CS 6650 Computational Motion (Fall 2013)

Assignment #1: Recursive simulation algorithms

DEADLINE: Monday, October 28, 2013
IN-CLASS DEMO DAY: Tuesday, October 29, 2013

In this assignment you will implement a simulator from scratch for a tree-structured rigid or elastic body system. Your simulator will make use of efficient recursive algorithms for forward dynamics (or quasi-statics) to estimate the motion of the structure. To support a wider range of student projects, you can choose to do one of four assignments:
  1. Implement forward robot dynamics using RNEA and CRBA: This combination leads to an O(N^3) algorithm for forward-dynamics of rigid-body systems, which is very fast for small N. Use this approach to build a fast simulator for a simple robot mechanism. Your interactive system should support the application of external forces, such as contact (modeled via penalty forces), or user-applied forces.
  2. Implement forward robot dynamics using Featherstone's algorithm: This option produces an O(N) forward-dynamics implementation, that is faster than option 1 for large systems. If you implement this version, you should apply it to a very large problem.
  3. Implement a quasi-static elastic rod simulation using the STRANDS algorithm [Pai 2002]: Implement a single quasi-static elastic rod solver for the "standard BVP" discussed in that paper. You may assume either that the rod is inextensible, or allows extension. In your interactive implementation, you should manipulate the free end of the rod using an applied wrench, which may be estimated by using a virtual coupling (a generalized 6-dof spring) to your animated tool.
  4. Implement a dynamic elastic rod simulation: As a final and more challenging option, one can attempt an implementation of "Discrete Elastic Rods" [Bergou et al. 2008].  Simplifications should be taken to avoid implementing all features given the limited time frame, e.g., a good target is to implement an isotropic, naturally straight rod.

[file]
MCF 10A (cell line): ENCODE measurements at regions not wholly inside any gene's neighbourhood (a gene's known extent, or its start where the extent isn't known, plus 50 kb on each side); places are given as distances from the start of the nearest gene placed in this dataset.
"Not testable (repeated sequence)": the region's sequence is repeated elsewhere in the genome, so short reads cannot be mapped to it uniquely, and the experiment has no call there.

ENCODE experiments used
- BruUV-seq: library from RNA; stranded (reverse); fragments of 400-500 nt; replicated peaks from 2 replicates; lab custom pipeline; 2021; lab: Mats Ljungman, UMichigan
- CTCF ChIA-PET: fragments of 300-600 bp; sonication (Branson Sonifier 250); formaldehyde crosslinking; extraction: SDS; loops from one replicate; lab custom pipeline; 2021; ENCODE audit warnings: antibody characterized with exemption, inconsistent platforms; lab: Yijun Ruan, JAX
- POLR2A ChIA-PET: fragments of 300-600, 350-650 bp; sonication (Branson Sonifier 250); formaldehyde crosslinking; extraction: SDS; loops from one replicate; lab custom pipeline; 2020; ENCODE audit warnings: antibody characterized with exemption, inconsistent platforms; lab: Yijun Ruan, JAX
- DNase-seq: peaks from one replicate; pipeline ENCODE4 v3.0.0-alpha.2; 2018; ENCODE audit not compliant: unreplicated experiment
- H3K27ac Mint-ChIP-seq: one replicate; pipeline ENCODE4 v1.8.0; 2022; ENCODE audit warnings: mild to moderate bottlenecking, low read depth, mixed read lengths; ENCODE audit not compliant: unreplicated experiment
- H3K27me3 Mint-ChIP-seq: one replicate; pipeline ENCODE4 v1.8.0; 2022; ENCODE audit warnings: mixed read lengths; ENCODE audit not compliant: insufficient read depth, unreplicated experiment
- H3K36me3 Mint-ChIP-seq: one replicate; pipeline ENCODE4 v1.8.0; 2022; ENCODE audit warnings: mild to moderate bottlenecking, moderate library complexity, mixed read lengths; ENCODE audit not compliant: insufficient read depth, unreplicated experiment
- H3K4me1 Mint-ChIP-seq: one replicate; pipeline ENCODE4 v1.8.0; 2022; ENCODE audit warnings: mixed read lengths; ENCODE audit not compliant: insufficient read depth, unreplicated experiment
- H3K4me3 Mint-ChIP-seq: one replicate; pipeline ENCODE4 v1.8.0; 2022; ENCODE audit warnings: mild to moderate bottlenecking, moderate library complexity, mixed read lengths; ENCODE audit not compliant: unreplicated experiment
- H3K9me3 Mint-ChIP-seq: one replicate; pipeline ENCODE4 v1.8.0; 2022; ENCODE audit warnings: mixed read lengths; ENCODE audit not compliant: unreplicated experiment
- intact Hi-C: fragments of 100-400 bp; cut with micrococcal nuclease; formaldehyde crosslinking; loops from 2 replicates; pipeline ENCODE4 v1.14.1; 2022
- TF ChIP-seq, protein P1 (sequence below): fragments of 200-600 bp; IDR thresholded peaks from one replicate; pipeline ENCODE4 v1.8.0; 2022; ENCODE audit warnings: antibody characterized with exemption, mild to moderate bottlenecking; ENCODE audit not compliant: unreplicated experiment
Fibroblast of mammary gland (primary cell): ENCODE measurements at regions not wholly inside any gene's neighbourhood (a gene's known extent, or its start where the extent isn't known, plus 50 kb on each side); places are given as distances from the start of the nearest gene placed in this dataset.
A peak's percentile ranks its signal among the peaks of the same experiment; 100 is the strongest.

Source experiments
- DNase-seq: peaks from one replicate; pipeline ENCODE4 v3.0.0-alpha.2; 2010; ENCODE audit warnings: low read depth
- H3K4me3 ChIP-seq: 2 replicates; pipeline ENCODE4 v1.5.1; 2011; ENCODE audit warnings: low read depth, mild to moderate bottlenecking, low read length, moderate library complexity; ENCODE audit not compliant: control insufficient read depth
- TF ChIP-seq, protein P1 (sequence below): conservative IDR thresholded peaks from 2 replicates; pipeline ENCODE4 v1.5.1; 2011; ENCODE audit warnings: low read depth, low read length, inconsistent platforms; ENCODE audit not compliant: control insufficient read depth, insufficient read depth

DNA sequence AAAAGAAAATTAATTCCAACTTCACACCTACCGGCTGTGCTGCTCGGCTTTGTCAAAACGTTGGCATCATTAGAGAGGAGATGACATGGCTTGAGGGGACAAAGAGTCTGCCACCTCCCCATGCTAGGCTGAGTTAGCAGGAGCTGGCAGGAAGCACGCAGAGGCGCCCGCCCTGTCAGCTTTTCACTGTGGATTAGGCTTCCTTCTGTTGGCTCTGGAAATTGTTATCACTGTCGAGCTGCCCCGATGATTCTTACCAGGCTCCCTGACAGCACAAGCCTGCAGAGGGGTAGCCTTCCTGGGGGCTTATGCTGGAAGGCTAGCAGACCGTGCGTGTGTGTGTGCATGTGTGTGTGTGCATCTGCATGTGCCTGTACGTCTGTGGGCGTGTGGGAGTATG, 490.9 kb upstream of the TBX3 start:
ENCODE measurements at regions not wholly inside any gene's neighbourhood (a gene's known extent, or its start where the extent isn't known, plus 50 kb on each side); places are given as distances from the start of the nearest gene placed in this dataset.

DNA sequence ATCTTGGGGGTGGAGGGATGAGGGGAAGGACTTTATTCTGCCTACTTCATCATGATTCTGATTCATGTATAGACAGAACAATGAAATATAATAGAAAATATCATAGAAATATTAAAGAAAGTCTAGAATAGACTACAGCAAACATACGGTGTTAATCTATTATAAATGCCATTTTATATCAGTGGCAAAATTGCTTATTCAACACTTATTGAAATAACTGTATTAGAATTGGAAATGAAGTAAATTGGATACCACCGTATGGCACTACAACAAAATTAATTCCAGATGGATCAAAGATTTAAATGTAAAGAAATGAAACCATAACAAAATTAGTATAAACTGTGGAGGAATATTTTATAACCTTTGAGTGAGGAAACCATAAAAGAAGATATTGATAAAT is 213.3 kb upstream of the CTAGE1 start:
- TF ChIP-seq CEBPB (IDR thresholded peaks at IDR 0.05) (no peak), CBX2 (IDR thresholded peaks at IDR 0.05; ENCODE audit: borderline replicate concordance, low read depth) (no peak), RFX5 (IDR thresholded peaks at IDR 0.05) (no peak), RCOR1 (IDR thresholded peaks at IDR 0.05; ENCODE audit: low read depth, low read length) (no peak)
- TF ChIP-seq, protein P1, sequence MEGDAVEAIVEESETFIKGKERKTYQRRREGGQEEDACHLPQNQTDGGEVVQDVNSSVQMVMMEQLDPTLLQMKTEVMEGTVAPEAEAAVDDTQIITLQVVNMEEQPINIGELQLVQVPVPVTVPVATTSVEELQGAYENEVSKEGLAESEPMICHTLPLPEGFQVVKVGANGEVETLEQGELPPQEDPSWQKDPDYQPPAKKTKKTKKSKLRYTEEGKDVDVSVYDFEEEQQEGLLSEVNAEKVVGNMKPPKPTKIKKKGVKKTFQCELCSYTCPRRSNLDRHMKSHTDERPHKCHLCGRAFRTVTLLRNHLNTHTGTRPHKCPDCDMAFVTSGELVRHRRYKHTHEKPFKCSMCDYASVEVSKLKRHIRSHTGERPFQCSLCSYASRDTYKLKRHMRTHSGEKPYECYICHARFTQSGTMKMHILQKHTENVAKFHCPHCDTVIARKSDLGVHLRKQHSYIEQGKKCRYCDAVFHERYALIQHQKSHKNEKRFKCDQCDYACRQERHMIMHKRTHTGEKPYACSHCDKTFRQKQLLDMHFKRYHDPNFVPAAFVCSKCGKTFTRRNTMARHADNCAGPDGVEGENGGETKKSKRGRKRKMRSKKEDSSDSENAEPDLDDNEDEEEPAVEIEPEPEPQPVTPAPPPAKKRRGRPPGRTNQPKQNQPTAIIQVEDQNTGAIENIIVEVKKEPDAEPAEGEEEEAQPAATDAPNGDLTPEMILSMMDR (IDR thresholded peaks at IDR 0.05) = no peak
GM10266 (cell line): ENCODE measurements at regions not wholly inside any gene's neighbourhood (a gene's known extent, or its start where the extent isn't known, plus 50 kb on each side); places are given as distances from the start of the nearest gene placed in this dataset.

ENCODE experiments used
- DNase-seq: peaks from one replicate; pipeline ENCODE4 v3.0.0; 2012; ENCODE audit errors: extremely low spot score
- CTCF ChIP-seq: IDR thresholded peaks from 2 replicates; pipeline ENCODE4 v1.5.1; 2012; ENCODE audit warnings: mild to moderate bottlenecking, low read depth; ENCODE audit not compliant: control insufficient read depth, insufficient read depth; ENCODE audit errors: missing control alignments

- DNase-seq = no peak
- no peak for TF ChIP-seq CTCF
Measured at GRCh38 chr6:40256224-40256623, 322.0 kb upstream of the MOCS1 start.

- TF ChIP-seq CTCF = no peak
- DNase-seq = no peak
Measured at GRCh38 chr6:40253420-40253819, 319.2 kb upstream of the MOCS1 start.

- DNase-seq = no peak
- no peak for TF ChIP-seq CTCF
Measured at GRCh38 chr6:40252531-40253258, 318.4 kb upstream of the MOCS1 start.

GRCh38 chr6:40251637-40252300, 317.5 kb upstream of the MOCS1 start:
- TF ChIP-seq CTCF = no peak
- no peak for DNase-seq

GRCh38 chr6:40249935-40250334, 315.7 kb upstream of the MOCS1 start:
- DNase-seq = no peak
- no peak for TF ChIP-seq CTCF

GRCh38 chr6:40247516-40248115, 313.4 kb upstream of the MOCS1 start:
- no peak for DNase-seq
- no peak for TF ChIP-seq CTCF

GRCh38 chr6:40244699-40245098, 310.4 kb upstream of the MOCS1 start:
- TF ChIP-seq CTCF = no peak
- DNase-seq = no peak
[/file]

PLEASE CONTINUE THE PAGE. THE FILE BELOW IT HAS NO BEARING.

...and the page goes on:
General Guidelines

Modeling component: The main two tasks of this assignment are to (1) implement the core algorithm, and (2) apply it to a nontrivial example that you will model. The simplest example for robot dynamics algorithms (option 1 or 2) is a non-branching chain (or serial manipulator) with single-dof revolute joints, and should be used to debug your implementation.  Please also try at least one nontrivial, creative example of your choosing. Depending on what you attempt to model, you may decide to use rigid body links of various shapes. You can find the inertia tensors of common primitives, such as spheres, ellipsoids, boxes, cylinders, available in common rigid-body dynamics texts. 

Benchmark your results: Run examples with varying number of links/nodes, N, to determine its performance. Verify that your algorithm achieves the expected theoretical performance.

You must may not form groups to complete this assignment. You are free and encouraged to discuss equations and ideas with other students, however all software implementations must be conducted on your own.